During his life, German media theorist Friedrich Kittler had prepared the symposion “Of Gods and Scripts around the Mediterranean, which will take place from 19–20 October at ZKM | Karlsruhe. With a full program, experts in the field will explore European written cultures, which Friedrich Kittler had once made his focus. Participating lectors include Eva Cancik-Kirschbaum, Beatrice Gruendler, Thomas Macho, Ludwig Morenz, Barry Powell, Oliver Primavesi and Siegfried Zielinski.
In his life’s work, Friedrich Kittler (1943–2011) turned the history of poetry, philosophy, even culture as we know it, on its head by factoring in its technical and pre-technical media. What “discourse networks” are for literature, what command codes are for programmable machines, that is to the gods the most elementary medium in the literal sense of the Latin elementa: letters. The symposion “Of Gods and Scripts around the Mediterranean,” is dedicated to this hypothesis. How have contact, innovation, and competition among the various alphabets around the Mediterranean influenced, since early antiquity, the future history of western culture?
Since the Neolithic Age, there have been Mediterranean cultures whose alphabets show commonalities through the systems of administration, trade, currents of commands and laws, but also a culture in which the alphabet was created from writing down music and singing performance, from composing verses and calling on the gods.
Some Mediterranean scripts are oriented on graphic systems – in cuneiform, hieroglyphs, syllabary script. They comprise mostly consonants or consonant groups in the words of the language. Others, such as the Greek alphabet, which was the first in history to include vowels, are phonetic, and thus, in principal, can be translated into every language. Powerful, ruling gods command and punish; the communication with them is regulated in laws. On the other hand, some gods are present and absent. The communication with them is not regulated, but entered into. How do the writing systems reflect these different manifestations of the world of the gods?
Gathered at the symposion to discuss this thematic complex are experts in the fields of various written cultures. Eva Cancik-Kirschbaum, an Assyria scholar, investigates cuneiform script, which was invented by a woman and practiced by male priests. The Egyptologist Ludwig Morenz will use animal icons to discuss the consonants and the “words of gods” in hieroglyphic writing. Hebrew and Old-Testament scholar Joachim Schaper discusses the script of the Old Testament. Barry Powell, Greek scholar and great theorist of vowel alphabets, explains the emergence of vowels among the letters and writing of the Mediterranean. The Greek scholar and Empedokles researcher Oliver Primavesi explores the transcription of Tetraktys and the letters of Pythagorus in the four elements: fire, water, air, and earth. The Arab scholar Beatrice Gründler analyses dialect and written forms in classical Arabic. As the result of these new, historical reflections on the emergence of written culture as the beginning of all media theory, Kittler himself outlined a theory about Jesus of Nazareth as a media rebel.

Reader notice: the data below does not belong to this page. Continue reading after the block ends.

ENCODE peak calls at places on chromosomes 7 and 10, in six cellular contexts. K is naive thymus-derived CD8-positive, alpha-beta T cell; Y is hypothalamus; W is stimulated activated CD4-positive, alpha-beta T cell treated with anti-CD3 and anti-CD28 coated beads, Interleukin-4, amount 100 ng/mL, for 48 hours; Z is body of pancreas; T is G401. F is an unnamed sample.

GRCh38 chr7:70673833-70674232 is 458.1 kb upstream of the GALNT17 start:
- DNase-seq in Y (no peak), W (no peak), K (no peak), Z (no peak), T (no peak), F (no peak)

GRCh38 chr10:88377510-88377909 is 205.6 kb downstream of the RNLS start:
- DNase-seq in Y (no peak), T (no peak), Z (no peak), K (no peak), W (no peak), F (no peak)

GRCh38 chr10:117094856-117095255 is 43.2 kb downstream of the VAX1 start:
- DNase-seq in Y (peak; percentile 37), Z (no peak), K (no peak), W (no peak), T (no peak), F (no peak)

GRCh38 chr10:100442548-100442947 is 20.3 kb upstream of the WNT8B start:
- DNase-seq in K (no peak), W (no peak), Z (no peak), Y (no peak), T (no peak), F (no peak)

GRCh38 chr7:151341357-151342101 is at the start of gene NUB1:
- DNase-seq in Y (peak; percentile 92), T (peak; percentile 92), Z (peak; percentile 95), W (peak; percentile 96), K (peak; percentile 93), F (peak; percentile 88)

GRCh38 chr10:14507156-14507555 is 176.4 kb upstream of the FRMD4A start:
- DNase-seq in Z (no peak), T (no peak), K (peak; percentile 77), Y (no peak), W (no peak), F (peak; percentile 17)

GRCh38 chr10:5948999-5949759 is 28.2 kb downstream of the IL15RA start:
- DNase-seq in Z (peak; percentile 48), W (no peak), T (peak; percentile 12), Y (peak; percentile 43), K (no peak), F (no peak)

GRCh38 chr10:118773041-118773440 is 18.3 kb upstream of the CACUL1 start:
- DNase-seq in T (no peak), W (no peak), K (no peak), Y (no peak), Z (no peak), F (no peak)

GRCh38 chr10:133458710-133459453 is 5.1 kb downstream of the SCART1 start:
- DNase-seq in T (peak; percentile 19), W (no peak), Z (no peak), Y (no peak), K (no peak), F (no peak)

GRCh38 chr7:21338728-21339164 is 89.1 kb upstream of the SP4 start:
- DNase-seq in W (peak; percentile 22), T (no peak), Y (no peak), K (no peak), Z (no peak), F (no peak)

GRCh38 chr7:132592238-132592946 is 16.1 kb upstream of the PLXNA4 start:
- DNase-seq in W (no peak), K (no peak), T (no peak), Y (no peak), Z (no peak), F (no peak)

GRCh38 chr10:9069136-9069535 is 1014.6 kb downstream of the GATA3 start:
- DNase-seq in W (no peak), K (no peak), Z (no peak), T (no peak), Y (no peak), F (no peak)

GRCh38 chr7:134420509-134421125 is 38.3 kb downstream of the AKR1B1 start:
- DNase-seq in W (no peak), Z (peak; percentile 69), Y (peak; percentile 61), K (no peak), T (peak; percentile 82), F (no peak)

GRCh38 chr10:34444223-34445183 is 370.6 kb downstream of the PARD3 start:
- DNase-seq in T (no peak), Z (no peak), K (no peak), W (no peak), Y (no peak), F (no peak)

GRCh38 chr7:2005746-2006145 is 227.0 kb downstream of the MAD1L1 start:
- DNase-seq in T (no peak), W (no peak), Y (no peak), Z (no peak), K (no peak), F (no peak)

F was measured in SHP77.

On the second day of the symposion, Kittler’s questions are transposed to present time; geographies and media are addressed. The Berlin Cultural Studies scholar Thomas Macho explores the work of Julian Jaynes, whom Kittler saw as very important, and who saw the disappearance of the gods and similar events in the twentieth century such as brain autonomy, physiology and neurology, as the end of the “bicameral psyche” – of two separately operating halves of the brain – that come together in the emergence of writing. With this, human consciousness first becomes a cultural factor. The art- and media historian Siegfried Zielinski deconstructs the word “Mittelmeer” (Mediterranean Sea) into the derivatives “Mittel” and “Meer” in order to arrive as a theoretician at the non-identical, “most uncertain and deceptive element” (Hegel) – the water. Cultural Studies scholar Lars Denicke creates from “land, sea, air, and fire” a geopolitical theory of the elements, in which he not only carries Empedokles’ four elements into the concepts of the train, ship, and airplane, but also into the end of the fossil fuel-burning age.
Cultural Studies scientist Tania Hron and Media Studies scientist Paul Feigelfeldt (Berlin) will in closing discuss the work in and around that left behind in Friedrich Kittler’s estate. The recursion of media theory into its own archive with “Voices and Scripts” and above all the huge stacks of programs written by him are hardly thinkable without the archiving of the hardware itself and its operating systems. It is also the hardware of a kind of music, an “instrument.” Artist, composer, and theorist Jan-Peter E.R. Sonntag and media archeologist Sebastian Döring present the anatomy of Friedrich Kittler’s synthesizer. Antony Moore, longtime friend of Friedrich Kittler, experimental musician and author of numerous texts for the band Pink Floyd, has composed a piece for the occasion of the symposion that will be premiered at the ZKM Cube, within an atmosphere of optimal electroacoustic conditions.
The symposion’s closing will form a gestural alphabet using a recent script from around the Mediterranean: an originally Spanish influenced alphabet that uses the “Assambleas” of the Occupy movement. The form of the symposion will transform into a performance by the Berlin artist Joulia Strauss Cari Machet, a guest from the Occupy movement, to finally become the location of this new alphabet.
Duration: Fri/Sat, 19–20 October 2012, all day symposium, admission free, no registration required